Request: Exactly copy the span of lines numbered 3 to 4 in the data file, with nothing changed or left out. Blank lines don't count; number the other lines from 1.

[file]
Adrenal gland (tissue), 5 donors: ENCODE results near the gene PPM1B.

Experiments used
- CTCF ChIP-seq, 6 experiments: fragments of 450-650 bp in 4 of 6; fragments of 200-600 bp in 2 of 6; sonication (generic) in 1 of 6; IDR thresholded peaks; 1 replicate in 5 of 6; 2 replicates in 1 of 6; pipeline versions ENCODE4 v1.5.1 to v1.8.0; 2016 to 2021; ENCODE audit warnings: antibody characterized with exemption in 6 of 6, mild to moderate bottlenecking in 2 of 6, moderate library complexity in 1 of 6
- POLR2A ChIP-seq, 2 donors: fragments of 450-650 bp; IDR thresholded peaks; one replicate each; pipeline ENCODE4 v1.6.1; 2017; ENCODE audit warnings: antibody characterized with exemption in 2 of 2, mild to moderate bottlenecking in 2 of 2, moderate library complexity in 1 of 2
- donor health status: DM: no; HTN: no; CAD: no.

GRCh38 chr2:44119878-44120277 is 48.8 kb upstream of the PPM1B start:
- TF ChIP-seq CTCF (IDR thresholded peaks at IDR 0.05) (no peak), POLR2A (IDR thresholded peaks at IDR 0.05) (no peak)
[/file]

- CTCF ChIP-seq, 6 experiments: fragments of 450-650 bp in 4 of 6; fragments of 200-600 bp in 2 of 6; sonication (generic) in 1 of 6; IDR thresholded peaks; 1 replicate in 5 of 6; 2 replicates in 1 of 6; pipeline versions ENCODE4 v1.5.1 to v1.8.0; 2016 to 2021; ENCODE audit warnings: antibody characterized with exemption in 6 of 6, mild to moderate bottlenecking in 2 of 6, moderate library complexity in 1 of 6
- POLR2A ChIP-seq, 2 donors: fragments of 450-650 bp; IDR thresholded peaks; one replicate each; pipeline ENCODE4 v1.6.1; 2017; ENCODE audit warnings: antibody characterized with exemption in 2 of 2, mild to moderate bottlenecking in 2 of 2, moderate library complexity in 1 of 2